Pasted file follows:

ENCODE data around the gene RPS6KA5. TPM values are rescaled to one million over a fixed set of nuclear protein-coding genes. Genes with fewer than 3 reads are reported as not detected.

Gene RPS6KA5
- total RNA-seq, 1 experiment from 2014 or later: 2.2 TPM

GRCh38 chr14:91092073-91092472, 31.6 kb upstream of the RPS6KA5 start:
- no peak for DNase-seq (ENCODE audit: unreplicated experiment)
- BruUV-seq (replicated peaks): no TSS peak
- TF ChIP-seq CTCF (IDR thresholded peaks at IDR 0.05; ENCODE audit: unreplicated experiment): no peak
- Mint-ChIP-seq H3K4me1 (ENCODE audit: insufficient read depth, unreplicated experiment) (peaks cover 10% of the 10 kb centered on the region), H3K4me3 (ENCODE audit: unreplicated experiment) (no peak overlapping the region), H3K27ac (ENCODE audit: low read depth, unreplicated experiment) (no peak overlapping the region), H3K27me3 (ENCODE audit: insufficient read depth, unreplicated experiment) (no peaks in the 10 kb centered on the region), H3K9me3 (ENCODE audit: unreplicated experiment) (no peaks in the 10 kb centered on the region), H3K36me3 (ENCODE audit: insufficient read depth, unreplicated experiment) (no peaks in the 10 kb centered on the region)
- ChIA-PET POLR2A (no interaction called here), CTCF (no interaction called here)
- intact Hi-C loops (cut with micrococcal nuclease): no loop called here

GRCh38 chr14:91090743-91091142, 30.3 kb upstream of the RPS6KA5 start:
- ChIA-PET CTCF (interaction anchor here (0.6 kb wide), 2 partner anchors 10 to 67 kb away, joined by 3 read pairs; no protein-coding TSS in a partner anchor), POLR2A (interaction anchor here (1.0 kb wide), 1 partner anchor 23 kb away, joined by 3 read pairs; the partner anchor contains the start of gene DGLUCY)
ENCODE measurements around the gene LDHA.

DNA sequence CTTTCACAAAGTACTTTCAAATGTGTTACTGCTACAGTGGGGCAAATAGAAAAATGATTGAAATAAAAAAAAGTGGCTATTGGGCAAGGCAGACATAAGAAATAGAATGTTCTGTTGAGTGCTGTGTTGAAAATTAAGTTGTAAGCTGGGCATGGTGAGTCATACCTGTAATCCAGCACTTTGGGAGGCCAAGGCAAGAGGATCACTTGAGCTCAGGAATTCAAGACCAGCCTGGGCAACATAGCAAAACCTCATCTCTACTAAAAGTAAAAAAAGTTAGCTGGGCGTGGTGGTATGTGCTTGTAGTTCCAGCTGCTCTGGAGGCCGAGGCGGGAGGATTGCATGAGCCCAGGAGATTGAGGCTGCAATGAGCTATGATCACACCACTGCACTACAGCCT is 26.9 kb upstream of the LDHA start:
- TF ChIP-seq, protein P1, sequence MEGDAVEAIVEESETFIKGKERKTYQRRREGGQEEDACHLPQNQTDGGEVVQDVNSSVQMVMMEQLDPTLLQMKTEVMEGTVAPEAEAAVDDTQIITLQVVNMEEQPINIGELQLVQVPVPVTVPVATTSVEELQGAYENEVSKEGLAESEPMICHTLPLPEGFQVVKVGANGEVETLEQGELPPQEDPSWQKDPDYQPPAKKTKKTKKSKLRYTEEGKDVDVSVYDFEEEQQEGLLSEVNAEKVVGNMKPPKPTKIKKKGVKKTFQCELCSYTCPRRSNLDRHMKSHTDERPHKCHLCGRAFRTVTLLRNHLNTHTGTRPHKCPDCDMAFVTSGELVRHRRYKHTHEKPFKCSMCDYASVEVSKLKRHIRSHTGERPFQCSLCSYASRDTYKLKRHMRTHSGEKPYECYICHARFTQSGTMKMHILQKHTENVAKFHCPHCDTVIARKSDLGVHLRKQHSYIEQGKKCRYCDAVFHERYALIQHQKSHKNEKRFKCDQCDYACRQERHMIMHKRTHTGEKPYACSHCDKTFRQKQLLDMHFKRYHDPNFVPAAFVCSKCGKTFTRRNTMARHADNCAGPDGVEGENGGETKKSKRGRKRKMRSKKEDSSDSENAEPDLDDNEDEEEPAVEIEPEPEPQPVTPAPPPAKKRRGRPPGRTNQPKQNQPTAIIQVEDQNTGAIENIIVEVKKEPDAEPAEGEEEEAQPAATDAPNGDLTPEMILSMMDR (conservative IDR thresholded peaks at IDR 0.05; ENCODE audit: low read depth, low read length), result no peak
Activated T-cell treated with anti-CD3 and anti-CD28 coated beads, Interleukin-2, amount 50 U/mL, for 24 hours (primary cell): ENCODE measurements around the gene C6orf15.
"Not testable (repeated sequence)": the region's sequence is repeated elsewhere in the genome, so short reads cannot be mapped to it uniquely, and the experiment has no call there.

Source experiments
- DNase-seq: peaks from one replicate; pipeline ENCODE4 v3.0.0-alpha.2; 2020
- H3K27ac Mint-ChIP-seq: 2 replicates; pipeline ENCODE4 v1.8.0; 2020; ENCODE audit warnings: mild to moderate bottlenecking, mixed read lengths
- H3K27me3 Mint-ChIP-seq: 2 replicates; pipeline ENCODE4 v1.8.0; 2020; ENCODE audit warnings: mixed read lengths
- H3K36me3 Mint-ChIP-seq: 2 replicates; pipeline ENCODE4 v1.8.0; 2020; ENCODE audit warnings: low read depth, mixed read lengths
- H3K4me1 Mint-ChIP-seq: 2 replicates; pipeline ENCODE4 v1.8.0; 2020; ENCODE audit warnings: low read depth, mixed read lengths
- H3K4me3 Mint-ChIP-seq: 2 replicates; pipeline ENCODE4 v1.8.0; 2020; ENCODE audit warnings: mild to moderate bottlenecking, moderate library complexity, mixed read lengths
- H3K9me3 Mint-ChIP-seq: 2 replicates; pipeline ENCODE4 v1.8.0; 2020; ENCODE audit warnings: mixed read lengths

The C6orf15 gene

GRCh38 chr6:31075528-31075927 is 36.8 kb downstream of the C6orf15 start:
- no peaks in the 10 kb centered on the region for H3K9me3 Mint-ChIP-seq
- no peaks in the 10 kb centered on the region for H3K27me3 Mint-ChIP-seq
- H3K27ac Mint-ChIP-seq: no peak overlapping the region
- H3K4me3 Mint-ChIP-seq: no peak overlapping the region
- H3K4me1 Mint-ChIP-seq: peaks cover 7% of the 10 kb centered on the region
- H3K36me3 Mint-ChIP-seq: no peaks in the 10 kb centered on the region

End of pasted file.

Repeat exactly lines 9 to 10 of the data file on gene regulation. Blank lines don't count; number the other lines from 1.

- ChIA-PET POLR2A (no interaction called here), CTCF (no interaction called here)
- intact Hi-C loops (cut with micrococcal nuclease): no loop called here